George Ewart Evans
George Ewart Evans writes about the rural community in Suffolk where he lived. Evans includes himself in his works of oral history testimony to describe and explain old customs and farming ways, and traditional rural village life. Like Sturt, Evans does not concern himself with his informants’ feelings and emotions in relation to their experience.
In his accounts Evans includes anecdotes gathered from his informants. In his introduction to Ask the Fellows who Cut the Hay, Evans admits that not all “the material contained in this book has been collected orally: much has been taken from books and manuscripts; but in nearly every section the oral material has given the initial impetus to search, check and exemplify wherever it has been possible to do so” (Evans 1956, p. 13). Evans focuses more on his aged subjects’ memories than Sturt does on his, and in his “recordings” the dialectic speech of his subjects is more pronounced.
In his editorial preface to Evans’ book The Crooked Scythe (1993), David Gentleman writes: “Certainly one can enjoy [Evans’] books in a spirit of nostalgia, and take pleasure from the charm of the rural subject matter. But George was too clear-headed and too objective for nostalgia,” and the reader speedily discovers “that the lives and times he recorded were far too hard for anyone with any humanity to wish them back, rather, he used the past as a way to understand the present” (Gentleman 1993, p. 24).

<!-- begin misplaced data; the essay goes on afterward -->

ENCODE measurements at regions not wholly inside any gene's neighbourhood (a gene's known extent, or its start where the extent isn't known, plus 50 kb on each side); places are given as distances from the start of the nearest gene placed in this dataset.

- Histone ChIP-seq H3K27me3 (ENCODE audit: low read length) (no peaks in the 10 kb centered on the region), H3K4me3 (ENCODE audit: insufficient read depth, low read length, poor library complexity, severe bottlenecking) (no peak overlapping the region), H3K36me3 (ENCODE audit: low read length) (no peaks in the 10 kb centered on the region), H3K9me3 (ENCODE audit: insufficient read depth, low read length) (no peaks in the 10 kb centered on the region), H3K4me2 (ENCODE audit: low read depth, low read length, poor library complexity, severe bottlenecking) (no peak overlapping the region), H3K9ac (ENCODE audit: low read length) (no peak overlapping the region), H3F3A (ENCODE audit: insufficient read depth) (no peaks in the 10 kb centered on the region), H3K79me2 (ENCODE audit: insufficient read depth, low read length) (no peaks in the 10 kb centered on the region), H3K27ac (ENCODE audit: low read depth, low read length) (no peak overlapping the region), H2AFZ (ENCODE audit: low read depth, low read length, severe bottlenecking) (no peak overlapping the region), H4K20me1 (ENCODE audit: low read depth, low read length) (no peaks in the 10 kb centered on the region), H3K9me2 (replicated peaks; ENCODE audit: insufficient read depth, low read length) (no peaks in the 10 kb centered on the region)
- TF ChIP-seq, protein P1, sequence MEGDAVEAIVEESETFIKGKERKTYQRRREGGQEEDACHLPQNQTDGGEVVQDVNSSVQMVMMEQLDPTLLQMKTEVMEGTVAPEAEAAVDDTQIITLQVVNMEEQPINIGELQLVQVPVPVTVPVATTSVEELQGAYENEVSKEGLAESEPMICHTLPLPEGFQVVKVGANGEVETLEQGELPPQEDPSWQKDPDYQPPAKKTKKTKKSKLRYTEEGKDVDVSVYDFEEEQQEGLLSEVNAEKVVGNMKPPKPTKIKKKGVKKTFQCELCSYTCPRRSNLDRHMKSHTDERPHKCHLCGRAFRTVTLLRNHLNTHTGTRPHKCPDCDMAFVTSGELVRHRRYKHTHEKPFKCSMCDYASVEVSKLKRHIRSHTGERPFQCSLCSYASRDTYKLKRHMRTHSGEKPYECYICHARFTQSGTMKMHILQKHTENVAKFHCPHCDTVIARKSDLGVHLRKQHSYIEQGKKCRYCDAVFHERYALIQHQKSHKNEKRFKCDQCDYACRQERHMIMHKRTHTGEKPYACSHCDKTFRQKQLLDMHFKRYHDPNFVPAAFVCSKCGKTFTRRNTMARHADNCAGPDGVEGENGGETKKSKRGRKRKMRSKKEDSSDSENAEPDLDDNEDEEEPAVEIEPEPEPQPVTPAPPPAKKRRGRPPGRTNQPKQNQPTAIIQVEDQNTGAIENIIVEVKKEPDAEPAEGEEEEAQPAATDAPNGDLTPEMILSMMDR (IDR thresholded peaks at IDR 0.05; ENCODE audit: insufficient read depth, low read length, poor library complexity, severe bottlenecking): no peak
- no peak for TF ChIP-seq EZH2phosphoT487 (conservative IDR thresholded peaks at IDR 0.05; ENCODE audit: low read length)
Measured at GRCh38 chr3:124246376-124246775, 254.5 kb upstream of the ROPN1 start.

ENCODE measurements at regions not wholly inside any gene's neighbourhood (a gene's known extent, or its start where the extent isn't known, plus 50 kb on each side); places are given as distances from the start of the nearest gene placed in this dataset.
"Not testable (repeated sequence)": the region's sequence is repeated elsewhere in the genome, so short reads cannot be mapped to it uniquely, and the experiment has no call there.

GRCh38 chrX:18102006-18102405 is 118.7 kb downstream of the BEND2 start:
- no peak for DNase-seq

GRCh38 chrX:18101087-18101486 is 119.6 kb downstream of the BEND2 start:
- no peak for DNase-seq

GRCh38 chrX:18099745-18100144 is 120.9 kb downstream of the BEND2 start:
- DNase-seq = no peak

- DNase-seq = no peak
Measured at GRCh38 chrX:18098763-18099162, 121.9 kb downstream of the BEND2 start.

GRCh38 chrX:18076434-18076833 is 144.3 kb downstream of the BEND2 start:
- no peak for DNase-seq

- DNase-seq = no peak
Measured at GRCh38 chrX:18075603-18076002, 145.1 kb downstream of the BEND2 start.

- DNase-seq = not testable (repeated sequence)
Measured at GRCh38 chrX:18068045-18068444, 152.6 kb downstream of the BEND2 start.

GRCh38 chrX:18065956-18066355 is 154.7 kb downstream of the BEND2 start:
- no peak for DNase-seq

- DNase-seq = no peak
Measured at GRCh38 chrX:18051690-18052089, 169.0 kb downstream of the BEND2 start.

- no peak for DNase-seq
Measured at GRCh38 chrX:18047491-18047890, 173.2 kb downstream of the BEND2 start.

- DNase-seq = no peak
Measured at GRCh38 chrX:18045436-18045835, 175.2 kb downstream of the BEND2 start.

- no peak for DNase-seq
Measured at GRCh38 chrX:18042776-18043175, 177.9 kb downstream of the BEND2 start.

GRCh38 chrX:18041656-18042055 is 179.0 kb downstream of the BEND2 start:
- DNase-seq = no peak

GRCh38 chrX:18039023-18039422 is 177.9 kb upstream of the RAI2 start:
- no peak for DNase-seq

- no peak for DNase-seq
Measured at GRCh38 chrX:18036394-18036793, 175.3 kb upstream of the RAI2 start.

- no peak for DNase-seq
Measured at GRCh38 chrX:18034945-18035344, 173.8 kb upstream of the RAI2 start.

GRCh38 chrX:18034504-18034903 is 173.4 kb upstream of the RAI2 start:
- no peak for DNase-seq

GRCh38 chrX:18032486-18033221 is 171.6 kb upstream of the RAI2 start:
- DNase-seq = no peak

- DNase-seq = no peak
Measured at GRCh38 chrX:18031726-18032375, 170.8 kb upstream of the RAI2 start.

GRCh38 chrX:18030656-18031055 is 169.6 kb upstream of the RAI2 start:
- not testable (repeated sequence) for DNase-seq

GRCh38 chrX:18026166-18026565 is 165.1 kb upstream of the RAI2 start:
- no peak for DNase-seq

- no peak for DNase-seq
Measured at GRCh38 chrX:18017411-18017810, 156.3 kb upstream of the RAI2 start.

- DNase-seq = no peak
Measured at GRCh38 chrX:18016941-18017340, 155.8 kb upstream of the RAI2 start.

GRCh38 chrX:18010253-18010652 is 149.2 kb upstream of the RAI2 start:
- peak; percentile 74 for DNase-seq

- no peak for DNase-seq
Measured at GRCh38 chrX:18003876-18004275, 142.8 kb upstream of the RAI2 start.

In his introduction to Ask the Fellows who Cut the Hay, Evans admits the material in the book has been creatively worked, and he writes: “It is only fair to warn the reader … that there is a slight didactic purpose lurking in this book, related in a way to the village of the future…. A move into the past gets the best start from the sure ground of known and felt facts about one’s own immediate environment” (Evans 16). Evans also reveals “that the book, as originally conceived, had no purpose at all” and was simply a response to the abundant materials that he found when he arrived in the village (Evans p.p. 16-17). Michael Evans, George Ewart Evans’ son, calls Evans a “pioneer of oral history,” and discloses that after his oral history recordings had been put to air Evans “realised that transcriptions of the recordings could be used in book form” (Michael Evans 2002, p. 3).
Evans, George Ewart. Ask the Fellows Who Cut the Hay. London: Faber, & Faber, 1956. Print.
—. The Crooked Scythe: An Anthology of Oral History. Ed. and with drawings by David Gentleman. London: Faber & Faber, 1993. Print.
Evans, Michael. “Land of my father.” George Ewart Evans, pioneer of oral history. Books. The Guardian. 1-4. Web. 30 Jan. 2011. http://www.guardian.co.uk/books/2002/jun/22/featuresreviews.guardianreview1
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